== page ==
Prioritize the right things

Documentation awakens the hunter-gatherer. This inevitably leads to you documenting too much or the wrong thing. In the end, you have included things in the documentation that you will never need again. To not run into this problem talk to the people involved. Ask the right questions. Gather all the requirements before you start the project. Then you’ll be on your way to IT documentation that offers everyone real added value.

Top down or bottom up?

When you start with your IT documentation, you have several possible approaches. If you first start with the basic infrastructure and work your way up, we talk about the bottom-up approach. You look at your IT landscape from the bottom up. Start with the assets on which everything is built: sites, buildings and rooms.

Another approach looks at IT from the top. You start with the vital IT services. Then you document their components. You work your way down until you get to the physical infrastructure. In this case, you document according to the top-down principle.

Both methods have their justification. To achieve quick results and document all important parts of the IT landscape, the top-down method is recommended. To build up your IT documentation comprehensively, we recommend the bottom-up method. We look at these here.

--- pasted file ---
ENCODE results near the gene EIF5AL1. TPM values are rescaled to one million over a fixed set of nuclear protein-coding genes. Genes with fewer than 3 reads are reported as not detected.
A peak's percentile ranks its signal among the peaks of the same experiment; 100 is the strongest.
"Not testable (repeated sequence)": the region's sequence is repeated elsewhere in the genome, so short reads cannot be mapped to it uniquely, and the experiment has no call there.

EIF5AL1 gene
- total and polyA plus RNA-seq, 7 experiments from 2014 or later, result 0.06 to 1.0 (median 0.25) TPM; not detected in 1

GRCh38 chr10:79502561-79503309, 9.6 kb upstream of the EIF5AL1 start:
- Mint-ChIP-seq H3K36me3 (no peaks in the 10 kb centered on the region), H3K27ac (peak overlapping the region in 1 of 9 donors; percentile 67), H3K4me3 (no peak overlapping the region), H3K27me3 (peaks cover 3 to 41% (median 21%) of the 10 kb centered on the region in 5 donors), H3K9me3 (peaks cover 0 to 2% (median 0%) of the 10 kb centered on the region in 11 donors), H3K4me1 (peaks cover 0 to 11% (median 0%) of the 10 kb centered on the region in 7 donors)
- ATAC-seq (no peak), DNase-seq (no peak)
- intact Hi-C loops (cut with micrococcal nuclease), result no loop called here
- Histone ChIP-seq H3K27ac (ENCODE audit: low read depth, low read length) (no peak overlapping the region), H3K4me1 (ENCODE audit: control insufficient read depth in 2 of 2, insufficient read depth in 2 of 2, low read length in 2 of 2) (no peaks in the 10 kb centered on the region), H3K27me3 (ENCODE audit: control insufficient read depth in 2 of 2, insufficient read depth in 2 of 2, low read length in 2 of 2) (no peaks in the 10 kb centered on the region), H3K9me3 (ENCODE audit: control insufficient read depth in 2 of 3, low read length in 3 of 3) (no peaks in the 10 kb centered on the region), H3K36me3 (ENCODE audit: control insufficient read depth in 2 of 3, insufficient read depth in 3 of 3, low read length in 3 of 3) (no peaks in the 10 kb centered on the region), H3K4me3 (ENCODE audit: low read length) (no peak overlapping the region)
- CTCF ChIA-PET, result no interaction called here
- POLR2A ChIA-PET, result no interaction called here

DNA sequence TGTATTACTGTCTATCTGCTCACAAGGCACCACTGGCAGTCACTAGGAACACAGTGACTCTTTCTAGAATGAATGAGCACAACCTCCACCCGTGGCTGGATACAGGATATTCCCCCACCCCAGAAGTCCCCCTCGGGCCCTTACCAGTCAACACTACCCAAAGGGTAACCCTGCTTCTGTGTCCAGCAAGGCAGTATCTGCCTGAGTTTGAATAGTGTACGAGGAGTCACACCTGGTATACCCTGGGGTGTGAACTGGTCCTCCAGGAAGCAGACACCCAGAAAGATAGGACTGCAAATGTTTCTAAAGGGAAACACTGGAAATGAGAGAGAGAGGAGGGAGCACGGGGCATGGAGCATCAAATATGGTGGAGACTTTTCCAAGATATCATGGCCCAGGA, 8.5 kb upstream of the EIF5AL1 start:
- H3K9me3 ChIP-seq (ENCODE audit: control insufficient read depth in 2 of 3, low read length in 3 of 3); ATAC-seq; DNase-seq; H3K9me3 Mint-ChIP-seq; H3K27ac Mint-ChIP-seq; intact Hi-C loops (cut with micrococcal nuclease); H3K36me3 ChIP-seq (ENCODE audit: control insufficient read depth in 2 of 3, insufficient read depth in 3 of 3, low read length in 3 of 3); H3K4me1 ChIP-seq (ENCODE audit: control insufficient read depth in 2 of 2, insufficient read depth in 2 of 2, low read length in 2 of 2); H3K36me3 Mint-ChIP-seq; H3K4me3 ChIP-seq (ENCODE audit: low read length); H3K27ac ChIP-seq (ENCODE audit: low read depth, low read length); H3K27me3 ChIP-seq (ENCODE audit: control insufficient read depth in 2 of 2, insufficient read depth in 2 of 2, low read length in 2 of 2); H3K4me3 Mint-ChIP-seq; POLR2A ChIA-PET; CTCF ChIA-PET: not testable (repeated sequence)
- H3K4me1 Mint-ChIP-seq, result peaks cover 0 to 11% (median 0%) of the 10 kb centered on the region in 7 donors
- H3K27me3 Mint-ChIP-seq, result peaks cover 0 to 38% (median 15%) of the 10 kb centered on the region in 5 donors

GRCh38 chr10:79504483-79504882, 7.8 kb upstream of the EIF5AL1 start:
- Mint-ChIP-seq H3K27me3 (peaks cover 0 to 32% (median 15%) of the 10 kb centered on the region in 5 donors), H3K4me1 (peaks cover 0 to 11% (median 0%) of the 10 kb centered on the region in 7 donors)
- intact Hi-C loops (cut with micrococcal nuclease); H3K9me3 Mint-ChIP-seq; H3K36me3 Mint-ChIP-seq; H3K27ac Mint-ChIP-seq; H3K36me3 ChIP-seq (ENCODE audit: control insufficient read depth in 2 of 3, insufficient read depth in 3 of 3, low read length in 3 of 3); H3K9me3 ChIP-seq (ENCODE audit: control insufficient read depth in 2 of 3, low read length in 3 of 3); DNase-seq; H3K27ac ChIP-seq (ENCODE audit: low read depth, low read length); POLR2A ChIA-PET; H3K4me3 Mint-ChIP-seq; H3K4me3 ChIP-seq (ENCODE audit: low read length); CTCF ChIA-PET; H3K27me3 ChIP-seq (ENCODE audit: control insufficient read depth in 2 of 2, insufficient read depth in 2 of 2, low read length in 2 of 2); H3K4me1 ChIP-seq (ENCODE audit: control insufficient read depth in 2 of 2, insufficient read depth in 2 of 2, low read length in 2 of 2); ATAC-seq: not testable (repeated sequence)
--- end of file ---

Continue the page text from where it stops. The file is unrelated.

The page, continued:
IT documentation must be consistent

That is the mantra of documentation. Consistency ensures trust. It’s not just about the trust you yourself have in your own IT documentation. It’s primarily about the trust of other stakeholders.

Define the depth of information
When you capture a specific piece of information for a single asset, you capture it for all other assets in the same class. This means that if you record the IP address of a server in the IT documentation, you do the same for all other servers.

What happens if you don’t?
The documentation is not just for your own work. Everyone you work with benefits from it. People rely on the information and expect it to be complete. If your employees can find the IP address of a server in the IT documentation, they expect the same for every other server. If this is not the case, they lose confidence in the data.

Set small and realistic goals. Try to achieve these goals step by step. It is enough to collect the IP address and hostname of all servers as a first step. But if you do this, do it for all servers

IT documentation must meet your requirements